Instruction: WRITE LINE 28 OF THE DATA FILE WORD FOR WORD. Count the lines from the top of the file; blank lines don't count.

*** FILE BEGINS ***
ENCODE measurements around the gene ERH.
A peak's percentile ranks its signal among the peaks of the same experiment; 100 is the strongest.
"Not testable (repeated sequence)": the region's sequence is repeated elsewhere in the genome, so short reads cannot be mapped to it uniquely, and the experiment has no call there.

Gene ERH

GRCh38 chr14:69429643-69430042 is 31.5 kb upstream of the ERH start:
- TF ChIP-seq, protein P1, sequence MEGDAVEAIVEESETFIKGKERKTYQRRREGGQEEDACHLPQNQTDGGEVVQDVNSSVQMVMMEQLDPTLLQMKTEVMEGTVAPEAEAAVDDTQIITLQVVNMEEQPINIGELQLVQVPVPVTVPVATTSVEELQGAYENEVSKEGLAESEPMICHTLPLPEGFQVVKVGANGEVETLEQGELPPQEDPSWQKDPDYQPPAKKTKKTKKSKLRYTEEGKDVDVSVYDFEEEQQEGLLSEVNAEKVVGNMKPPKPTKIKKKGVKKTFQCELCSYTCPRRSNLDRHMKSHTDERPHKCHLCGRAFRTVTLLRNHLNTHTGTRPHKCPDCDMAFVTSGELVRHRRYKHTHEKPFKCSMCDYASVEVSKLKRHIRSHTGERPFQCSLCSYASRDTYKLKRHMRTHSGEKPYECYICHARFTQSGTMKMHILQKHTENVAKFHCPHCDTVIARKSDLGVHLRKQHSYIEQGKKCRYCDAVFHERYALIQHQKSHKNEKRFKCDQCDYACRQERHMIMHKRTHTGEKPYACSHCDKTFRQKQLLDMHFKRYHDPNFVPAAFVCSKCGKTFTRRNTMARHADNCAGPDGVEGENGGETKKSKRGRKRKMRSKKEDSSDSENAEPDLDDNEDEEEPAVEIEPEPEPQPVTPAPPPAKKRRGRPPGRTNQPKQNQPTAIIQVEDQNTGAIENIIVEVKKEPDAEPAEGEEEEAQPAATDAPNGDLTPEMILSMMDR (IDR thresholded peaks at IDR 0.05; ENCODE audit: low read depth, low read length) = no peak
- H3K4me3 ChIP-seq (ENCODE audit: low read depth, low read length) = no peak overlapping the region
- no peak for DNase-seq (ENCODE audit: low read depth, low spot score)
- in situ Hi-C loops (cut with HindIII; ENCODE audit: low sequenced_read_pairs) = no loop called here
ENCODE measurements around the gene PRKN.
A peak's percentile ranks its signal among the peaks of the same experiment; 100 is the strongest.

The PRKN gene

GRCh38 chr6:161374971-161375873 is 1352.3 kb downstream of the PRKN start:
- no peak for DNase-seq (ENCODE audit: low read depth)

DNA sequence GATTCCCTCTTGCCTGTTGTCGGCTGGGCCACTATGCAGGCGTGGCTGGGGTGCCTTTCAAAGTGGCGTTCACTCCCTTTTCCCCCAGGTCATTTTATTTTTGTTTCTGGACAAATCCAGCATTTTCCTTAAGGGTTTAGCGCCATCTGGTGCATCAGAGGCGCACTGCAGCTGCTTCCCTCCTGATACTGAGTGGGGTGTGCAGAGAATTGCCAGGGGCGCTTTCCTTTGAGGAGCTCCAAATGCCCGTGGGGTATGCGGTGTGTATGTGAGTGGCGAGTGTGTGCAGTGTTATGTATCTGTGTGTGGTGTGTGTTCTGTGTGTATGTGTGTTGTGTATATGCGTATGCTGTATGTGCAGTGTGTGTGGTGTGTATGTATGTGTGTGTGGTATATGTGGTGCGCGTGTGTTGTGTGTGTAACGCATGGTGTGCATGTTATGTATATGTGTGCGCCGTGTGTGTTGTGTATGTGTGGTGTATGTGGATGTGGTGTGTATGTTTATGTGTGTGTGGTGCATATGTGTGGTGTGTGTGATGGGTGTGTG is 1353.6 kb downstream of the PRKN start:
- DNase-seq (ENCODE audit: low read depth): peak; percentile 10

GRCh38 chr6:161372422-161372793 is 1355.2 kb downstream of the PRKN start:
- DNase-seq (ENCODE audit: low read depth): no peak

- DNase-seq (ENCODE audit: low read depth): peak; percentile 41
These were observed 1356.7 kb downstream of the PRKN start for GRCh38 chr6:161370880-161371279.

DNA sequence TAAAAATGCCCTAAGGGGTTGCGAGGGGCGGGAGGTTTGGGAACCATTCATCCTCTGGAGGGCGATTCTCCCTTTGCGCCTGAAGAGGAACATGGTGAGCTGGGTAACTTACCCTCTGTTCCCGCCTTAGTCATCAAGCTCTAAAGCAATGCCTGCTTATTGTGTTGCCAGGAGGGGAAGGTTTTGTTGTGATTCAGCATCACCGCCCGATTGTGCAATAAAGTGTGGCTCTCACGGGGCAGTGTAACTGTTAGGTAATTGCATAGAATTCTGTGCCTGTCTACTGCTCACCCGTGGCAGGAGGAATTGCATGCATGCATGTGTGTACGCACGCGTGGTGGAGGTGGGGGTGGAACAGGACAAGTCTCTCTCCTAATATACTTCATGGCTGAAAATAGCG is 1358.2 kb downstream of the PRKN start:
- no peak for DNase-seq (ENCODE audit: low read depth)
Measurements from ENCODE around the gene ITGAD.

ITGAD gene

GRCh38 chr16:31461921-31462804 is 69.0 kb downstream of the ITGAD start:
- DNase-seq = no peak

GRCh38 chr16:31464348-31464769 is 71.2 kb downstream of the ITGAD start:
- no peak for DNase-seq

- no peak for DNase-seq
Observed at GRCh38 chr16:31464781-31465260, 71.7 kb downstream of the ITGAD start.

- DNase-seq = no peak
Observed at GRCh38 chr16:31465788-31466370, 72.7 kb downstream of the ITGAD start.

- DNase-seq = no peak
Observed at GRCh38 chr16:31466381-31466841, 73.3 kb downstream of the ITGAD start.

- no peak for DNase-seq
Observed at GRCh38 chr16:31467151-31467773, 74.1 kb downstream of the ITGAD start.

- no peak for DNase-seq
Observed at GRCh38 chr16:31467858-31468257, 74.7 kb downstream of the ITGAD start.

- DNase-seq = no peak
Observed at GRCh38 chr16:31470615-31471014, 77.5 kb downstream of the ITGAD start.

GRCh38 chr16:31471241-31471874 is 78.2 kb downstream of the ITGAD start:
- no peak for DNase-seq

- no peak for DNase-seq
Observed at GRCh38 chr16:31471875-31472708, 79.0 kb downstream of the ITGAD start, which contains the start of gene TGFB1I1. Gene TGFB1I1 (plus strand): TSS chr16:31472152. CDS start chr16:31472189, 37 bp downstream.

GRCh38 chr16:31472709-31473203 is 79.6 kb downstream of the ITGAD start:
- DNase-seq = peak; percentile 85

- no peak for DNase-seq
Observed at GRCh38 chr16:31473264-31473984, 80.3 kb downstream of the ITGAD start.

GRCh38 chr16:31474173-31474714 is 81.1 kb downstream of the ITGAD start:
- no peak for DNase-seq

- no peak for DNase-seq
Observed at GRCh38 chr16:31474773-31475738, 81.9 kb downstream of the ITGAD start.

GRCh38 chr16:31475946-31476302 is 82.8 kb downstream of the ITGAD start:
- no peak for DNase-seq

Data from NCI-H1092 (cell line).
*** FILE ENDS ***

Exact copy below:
- no peak for DNase-seq